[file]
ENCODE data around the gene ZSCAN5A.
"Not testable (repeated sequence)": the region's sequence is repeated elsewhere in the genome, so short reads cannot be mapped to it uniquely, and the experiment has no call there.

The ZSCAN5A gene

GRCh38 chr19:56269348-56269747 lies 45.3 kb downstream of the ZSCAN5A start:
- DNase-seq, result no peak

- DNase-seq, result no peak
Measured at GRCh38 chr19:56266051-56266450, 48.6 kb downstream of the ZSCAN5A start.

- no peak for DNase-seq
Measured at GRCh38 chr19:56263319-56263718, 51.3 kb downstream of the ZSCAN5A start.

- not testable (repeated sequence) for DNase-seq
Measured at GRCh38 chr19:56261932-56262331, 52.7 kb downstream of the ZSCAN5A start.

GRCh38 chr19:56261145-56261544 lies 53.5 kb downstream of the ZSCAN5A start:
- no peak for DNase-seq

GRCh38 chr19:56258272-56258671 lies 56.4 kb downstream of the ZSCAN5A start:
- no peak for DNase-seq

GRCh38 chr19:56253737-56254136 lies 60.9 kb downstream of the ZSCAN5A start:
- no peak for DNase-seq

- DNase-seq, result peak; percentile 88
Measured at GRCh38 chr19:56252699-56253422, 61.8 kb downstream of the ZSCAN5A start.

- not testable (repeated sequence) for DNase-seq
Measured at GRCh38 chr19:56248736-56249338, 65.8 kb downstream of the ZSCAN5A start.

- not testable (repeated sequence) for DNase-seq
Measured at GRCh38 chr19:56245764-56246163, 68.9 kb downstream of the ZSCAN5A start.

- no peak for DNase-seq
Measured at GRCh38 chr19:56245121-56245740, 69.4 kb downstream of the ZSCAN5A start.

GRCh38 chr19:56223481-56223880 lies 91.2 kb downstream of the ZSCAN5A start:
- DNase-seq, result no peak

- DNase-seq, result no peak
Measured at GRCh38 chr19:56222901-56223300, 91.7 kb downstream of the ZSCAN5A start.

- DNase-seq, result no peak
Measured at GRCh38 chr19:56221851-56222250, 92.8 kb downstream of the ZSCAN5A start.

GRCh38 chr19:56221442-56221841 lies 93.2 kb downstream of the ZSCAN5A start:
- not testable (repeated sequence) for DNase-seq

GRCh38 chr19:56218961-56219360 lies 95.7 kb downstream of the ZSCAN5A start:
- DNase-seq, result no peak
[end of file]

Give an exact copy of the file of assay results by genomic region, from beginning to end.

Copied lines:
ENCODE data around the gene ZSCAN5A.
"Not testable (repeated sequence)": the region's sequence is repeated elsewhere in the genome, so short reads cannot be mapped to it uniquely, and the experiment has no call there.

The ZSCAN5A gene

GRCh38 chr19:56269348-56269747 lies 45.3 kb downstream of the ZSCAN5A start:
- DNase-seq, result no peak

- DNase-seq, result no peak
Measured at GRCh38 chr19:56266051-56266450, 48.6 kb downstream of the ZSCAN5A start.

- no peak for DNase-seq
Measured at GRCh38 chr19:56263319-56263718, 51.3 kb downstream of the ZSCAN5A start.

- not testable (repeated sequence) for DNase-seq
Measured at GRCh38 chr19:56261932-56262331, 52.7 kb downstream of the ZSCAN5A start.

GRCh38 chr19:56261145-56261544 lies 53.5 kb downstream of the ZSCAN5A start:
- no peak for DNase-seq

GRCh38 chr19:56258272-56258671 lies 56.4 kb downstream of the ZSCAN5A start:
- no peak for DNase-seq

GRCh38 chr19:56253737-56254136 lies 60.9 kb downstream of the ZSCAN5A start:
- no peak for DNase-seq

- DNase-seq, result peak; percentile 88
Measured at GRCh38 chr19:56252699-56253422, 61.8 kb downstream of the ZSCAN5A start.

- not testable (repeated sequence) for DNase-seq
Measured at GRCh38 chr19:56248736-56249338, 65.8 kb downstream of the ZSCAN5A start.

- not testable (repeated sequence) for DNase-seq
Measured at GRCh38 chr19:56245764-56246163, 68.9 kb downstream of the ZSCAN5A start.

- no peak for DNase-seq
Measured at GRCh38 chr19:56245121-56245740, 69.4 kb downstream of the ZSCAN5A start.

GRCh38 chr19:56223481-56223880 lies 91.2 kb downstream of the ZSCAN5A start:
- DNase-seq, result no peak

- DNase-seq, result no peak
Measured at GRCh38 chr19:56222901-56223300, 91.7 kb downstream of the ZSCAN5A start.

- DNase-seq, result no peak
Measured at GRCh38 chr19:56221851-56222250, 92.8 kb downstream of the ZSCAN5A start.

GRCh38 chr19:56221442-56221841 lies 93.2 kb downstream of the ZSCAN5A start:
- not testable (repeated sequence) for DNase-seq

GRCh38 chr19:56218961-56219360 lies 95.7 kb downstream of the ZSCAN5A start:
- DNase-seq, result no peak